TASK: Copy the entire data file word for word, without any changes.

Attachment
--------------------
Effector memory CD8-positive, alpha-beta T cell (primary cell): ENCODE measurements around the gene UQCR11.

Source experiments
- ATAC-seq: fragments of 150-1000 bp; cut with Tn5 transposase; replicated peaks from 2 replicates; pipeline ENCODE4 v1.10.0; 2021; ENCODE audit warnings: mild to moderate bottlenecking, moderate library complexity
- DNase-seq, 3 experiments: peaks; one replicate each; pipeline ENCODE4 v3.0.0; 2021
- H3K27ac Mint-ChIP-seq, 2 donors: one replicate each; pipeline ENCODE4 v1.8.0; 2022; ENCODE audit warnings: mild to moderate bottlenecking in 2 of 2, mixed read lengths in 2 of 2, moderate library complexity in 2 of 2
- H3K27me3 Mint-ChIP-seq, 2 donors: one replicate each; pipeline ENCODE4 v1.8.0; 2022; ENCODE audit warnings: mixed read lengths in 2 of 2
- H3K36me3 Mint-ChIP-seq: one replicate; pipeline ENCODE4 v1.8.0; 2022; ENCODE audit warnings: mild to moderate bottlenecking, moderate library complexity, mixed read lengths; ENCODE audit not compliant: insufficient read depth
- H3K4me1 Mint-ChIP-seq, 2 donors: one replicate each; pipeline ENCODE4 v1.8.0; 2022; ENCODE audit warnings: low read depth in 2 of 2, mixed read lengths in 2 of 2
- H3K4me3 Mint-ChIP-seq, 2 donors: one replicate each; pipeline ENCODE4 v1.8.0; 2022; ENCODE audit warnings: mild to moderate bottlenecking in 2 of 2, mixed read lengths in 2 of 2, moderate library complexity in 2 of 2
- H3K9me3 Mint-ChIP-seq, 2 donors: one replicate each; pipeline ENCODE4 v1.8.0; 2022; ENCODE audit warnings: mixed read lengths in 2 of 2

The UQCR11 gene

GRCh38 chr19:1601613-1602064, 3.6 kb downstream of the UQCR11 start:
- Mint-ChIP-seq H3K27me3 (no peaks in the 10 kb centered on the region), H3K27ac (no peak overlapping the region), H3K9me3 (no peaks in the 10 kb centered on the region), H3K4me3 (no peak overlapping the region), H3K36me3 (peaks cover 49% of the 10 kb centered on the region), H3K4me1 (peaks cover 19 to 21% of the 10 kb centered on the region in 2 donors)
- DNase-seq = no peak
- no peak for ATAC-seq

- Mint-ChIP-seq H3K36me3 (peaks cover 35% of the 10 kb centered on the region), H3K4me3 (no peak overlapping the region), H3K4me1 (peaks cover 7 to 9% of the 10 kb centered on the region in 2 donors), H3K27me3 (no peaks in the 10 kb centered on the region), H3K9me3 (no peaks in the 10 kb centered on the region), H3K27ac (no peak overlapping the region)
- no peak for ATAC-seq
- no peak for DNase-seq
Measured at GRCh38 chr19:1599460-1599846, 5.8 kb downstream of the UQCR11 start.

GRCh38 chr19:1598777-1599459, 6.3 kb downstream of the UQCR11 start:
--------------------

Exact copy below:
Effector memory CD8-positive, alpha-beta T cell (primary cell): ENCODE measurements around the gene UQCR11.

Source experiments
- ATAC-seq: fragments of 150-1000 bp; cut with Tn5 transposase; replicated peaks from 2 replicates; pipeline ENCODE4 v1.10.0; 2021; ENCODE audit warnings: mild to moderate bottlenecking, moderate library complexity
- DNase-seq, 3 experiments: peaks; one replicate each; pipeline ENCODE4 v3.0.0; 2021
- H3K27ac Mint-ChIP-seq, 2 donors: one replicate each; pipeline ENCODE4 v1.8.0; 2022; ENCODE audit warnings: mild to moderate bottlenecking in 2 of 2, mixed read lengths in 2 of 2, moderate library complexity in 2 of 2
- H3K27me3 Mint-ChIP-seq, 2 donors: one replicate each; pipeline ENCODE4 v1.8.0; 2022; ENCODE audit warnings: mixed read lengths in 2 of 2
- H3K36me3 Mint-ChIP-seq: one replicate; pipeline ENCODE4 v1.8.0; 2022; ENCODE audit warnings: mild to moderate bottlenecking, moderate library complexity, mixed read lengths; ENCODE audit not compliant: insufficient read depth
- H3K4me1 Mint-ChIP-seq, 2 donors: one replicate each; pipeline ENCODE4 v1.8.0; 2022; ENCODE audit warnings: low read depth in 2 of 2, mixed read lengths in 2 of 2
- H3K4me3 Mint-ChIP-seq, 2 donors: one replicate each; pipeline ENCODE4 v1.8.0; 2022; ENCODE audit warnings: mild to moderate bottlenecking in 2 of 2, mixed read lengths in 2 of 2, moderate library complexity in 2 of 2
- H3K9me3 Mint-ChIP-seq, 2 donors: one replicate each; pipeline ENCODE4 v1.8.0; 2022; ENCODE audit warnings: mixed read lengths in 2 of 2

The UQCR11 gene

GRCh38 chr19:1601613-1602064, 3.6 kb downstream of the UQCR11 start:
- Mint-ChIP-seq H3K27me3 (no peaks in the 10 kb centered on the region), H3K27ac (no peak overlapping the region), H3K9me3 (no peaks in the 10 kb centered on the region), H3K4me3 (no peak overlapping the region), H3K36me3 (peaks cover 49% of the 10 kb centered on the region), H3K4me1 (peaks cover 19 to 21% of the 10 kb centered on the region in 2 donors)
- DNase-seq = no peak
- no peak for ATAC-seq

- Mint-ChIP-seq H3K36me3 (peaks cover 35% of the 10 kb centered on the region), H3K4me3 (no peak overlapping the region), H3K4me1 (peaks cover 7 to 9% of the 10 kb centered on the region in 2 donors), H3K27me3 (no peaks in the 10 kb centered on the region), H3K9me3 (no peaks in the 10 kb centered on the region), H3K27ac (no peak overlapping the region)
- no peak for ATAC-seq
- no peak for DNase-seq
Measured at GRCh38 chr19:1599460-1599846, 5.8 kb downstream of the UQCR11 start.

GRCh38 chr19:1598777-1599459, 6.3 kb downstream of the UQCR11 start: